Friday, March 16, 2012

Environmental Value Engineering


Environmental Value Engineering - The Concept

The knol Eco-Economy describes some of the features of eco-economy. Eco-efficiency was explained as making existing products smarter. Making existing products do their function or provide their service, but design and fabricate them in such a way that environmental impact due to them in minimized. This immediately leads to the concept of environmental value engineering. Value engineering was a technique proposed by L.D. Miles to reduce the cost of a product while maintaining the existing functional utility. Hence it was cost value engineering. Similar idea can be applied to existing products from environmental value.
Wilfred H. Roudebush, presented the concept of Environmental Value Engineering  at the 2001 Greening of the Campus Conference at Ball State University and explained it in an American Society of Engineering Education Conference in 2003.
Accodring to Roundebush, environmental value engineering evaluates the environmental contribution and impact of built environment alternatives in units of solar EMERGY during the alternative's life cycle.
EMERGY is defined by Roundebush as all the available energy that was used in the work of making a product, including environmental impacts relating to inputs of: environment, fuel energy, goods, and services (labor). EMERGY is expressed in standard units of energy called solar emjoules (SEJ).
The methodology incorporates 10 life cycle phases of man-made products.
A. natural resource formation,
B. natural resource exploration and extraction,
C. material production,
D. design,
E. component production,
F. fabrication/construction,
G. use,
H. demolition,
I. natural resource recycling, and
J. disposal.
One more reference in this context is is a PhD dissertation related to energy use and has some application to EVE.
Abdulaziz S. Al-Yousefi, in his paper The Synergy between Value Engineering and Sustainable Construction,    examined the application of value engineering in the context of sustainability.
There is a good amount of foundation work done on topic. We need to find more references in online as well as prinit publications.

Comparison Between Asphalt and Concrete Pavements

In traditional life cycle cost analysis, the emphasis is costs of different pavement alternatives throughout their design lifetimes. When concrete and asphalt systems are compared, the asphalt pavement alternative was usually selected because a concrete system is more expensive to construct and maintain. The  life cycle assessment strategies are being developed that account for factors such as resource depletion, human health effects, and environmental impact in product selection. Environmental value engineering, employs a systems approach methodology to more accurately compare the input requirements and related environmental impacts of pavement alternatives.When concrete and asphalt highway pavement systems are compared using this revised life cycle analysis approach under EVE concrete proves to be superior. In fact, it was shown in an example presented  that based on a normalized unit of comparison, concrete is approximately 47.6% more efficient overall than asphalt.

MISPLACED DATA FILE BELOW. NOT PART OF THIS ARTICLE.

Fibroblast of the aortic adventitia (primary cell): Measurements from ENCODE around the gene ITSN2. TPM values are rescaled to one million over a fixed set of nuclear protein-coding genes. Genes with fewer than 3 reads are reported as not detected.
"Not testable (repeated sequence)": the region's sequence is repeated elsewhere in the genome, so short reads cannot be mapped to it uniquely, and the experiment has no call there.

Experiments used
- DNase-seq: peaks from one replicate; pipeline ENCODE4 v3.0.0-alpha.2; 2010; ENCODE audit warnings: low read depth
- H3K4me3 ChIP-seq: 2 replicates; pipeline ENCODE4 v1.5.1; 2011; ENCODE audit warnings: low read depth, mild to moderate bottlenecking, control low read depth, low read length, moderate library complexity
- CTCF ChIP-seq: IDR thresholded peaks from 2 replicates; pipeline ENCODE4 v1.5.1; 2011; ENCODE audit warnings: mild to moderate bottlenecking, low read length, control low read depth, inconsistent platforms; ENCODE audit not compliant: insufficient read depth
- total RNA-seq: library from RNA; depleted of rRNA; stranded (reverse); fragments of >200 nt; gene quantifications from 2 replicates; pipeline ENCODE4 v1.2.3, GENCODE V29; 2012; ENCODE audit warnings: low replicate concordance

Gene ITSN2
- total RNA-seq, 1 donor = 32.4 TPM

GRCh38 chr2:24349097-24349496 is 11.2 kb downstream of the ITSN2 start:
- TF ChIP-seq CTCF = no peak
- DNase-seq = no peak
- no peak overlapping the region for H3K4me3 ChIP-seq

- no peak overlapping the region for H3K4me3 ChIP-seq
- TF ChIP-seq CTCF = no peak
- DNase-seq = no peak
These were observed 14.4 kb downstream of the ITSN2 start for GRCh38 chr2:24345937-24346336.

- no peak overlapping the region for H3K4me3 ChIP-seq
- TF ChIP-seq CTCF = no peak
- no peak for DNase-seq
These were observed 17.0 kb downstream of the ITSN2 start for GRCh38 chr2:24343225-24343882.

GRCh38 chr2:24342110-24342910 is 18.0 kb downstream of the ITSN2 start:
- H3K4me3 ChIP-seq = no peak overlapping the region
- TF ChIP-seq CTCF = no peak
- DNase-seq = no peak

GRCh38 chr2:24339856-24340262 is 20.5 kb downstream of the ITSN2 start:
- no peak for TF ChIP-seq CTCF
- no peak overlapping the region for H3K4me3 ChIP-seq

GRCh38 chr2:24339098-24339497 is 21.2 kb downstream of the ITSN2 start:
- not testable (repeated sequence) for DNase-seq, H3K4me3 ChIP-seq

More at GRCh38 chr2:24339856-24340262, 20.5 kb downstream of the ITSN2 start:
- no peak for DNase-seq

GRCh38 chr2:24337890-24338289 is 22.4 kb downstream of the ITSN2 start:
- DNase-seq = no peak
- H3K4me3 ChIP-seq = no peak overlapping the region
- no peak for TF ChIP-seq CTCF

Odum, H.T., Arding, J. (1991). Emergy Analysis of Shrimp Mariculture in Ecuador.
Narragansett, RI: Coastal Resources Center, University of Rhode Island.
122 page report
Emergy Evaluation by H.T. Odium, 1998
Promise and Problems of Emergy Analysis
Jorge L. Hau and Bhavik R. Bakshi
A Presentation on comparson of Emergy and Exergy - 2008

Related Knols


Environmental Value Engineering: An assessment methodology to compare the environmental impact of built environment alternative by Wilfred Roubebush
Environmental Value Engineering (EVE) Environmental Life Cycle Assessment of Concrete and Asphalt Highway Pavement Systems
by Wilfred H. Roudebush
Papers and Articles
Morledge, R., Smith, A, & Kashiwagi, D. T. (2006). Building Procurement. Oxford, UK: RISC Research/Blackwell Publishing.
Roudebush, W. H. (2003). Environmental value engineering: An environmental life cycle assessment methodology for comparing built environment alternatives. Proceedings of the 2003 American Society for Engineering Education Conference. Nashville, TN. June 22-25, 2003.
Roudebush, W. H. (1999). Environmental value engineering assessment of concrete and asphalt pavement.
Proceedings of the 78th Annual Meeting of the Transportation Research Board. Washington, DC: Transportation Research Board. January 10-14, 1999.
Roudebush, W. H. (1998). Environmental Value Engineering (EVE):A green building performance assessment methodology. Conference Proceedings Green Building Challenge '98: An International Conference on the Performance Assessment of buildings. (pp. 173-178). Vancouver, BC, Canada: Natural Resources Canada. October 26-28, 1998.
Graham, P. (1997). Methods for assessing the sustainability of construction and development activity. Unpublished master's thesis, Royal Melbourne Institute of Technology, Melbourne, Australia.
Roudebush, W. H. (1994). Using Environmental Value Engineering (EVE) to Assess the Environmental Impact of Built Environment Waste. Proceedings of the First International Conference on Sustainable Construction, International Council for Building Research (CIB) Task Group 16: Construction and Waste (pp. 317-323). Tampa, Florida. November 6-9, 1994.
Kibert, C. J., Roudebush, W. H., & Waller, L. D. (1992). Evaluating the Environmental Impacts of Construction Using the EVE Methodology. Proceedings of International Council for Building Research (CIB)'92 World Building Congress. Montreal, Canada. May 18-22, 1992.
Original Knol - environmental-value-engineering - Knol Number 1974

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